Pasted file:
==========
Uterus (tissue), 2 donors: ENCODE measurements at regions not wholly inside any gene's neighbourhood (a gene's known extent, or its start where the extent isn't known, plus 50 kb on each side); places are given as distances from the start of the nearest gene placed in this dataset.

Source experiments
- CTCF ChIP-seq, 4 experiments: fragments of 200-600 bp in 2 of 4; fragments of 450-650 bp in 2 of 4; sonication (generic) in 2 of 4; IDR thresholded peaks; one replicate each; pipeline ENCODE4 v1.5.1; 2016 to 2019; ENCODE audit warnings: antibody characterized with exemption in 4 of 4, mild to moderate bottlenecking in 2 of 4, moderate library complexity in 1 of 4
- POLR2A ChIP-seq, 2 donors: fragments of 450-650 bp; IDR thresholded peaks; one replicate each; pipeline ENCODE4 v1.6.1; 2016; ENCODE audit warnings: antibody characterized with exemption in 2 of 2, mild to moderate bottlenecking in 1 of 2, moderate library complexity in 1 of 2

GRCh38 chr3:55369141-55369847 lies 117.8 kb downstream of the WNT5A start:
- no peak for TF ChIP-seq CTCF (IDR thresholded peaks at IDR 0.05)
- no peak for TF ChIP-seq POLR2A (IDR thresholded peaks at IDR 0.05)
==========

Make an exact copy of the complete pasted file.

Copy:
Uterus (tissue), 2 donors: ENCODE measurements at regions not wholly inside any gene's neighbourhood (a gene's known extent, or its start where the extent isn't known, plus 50 kb on each side); places are given as distances from the start of the nearest gene placed in this dataset.

Source experiments
- CTCF ChIP-seq, 4 experiments: fragments of 200-600 bp in 2 of 4; fragments of 450-650 bp in 2 of 4; sonication (generic) in 2 of 4; IDR thresholded peaks; one replicate each; pipeline ENCODE4 v1.5.1; 2016 to 2019; ENCODE audit warnings: antibody characterized with exemption in 4 of 4, mild to moderate bottlenecking in 2 of 4, moderate library complexity in 1 of 4
- POLR2A ChIP-seq, 2 donors: fragments of 450-650 bp; IDR thresholded peaks; one replicate each; pipeline ENCODE4 v1.6.1; 2016; ENCODE audit warnings: antibody characterized with exemption in 2 of 2, mild to moderate bottlenecking in 1 of 2, moderate library complexity in 1 of 2

GRCh38 chr3:55369141-55369847 lies 117.8 kb downstream of the WNT5A start:
- no peak for TF ChIP-seq CTCF (IDR thresholded peaks at IDR 0.05)
- no peak for TF ChIP-seq POLR2A (IDR thresholded peaks at IDR 0.05)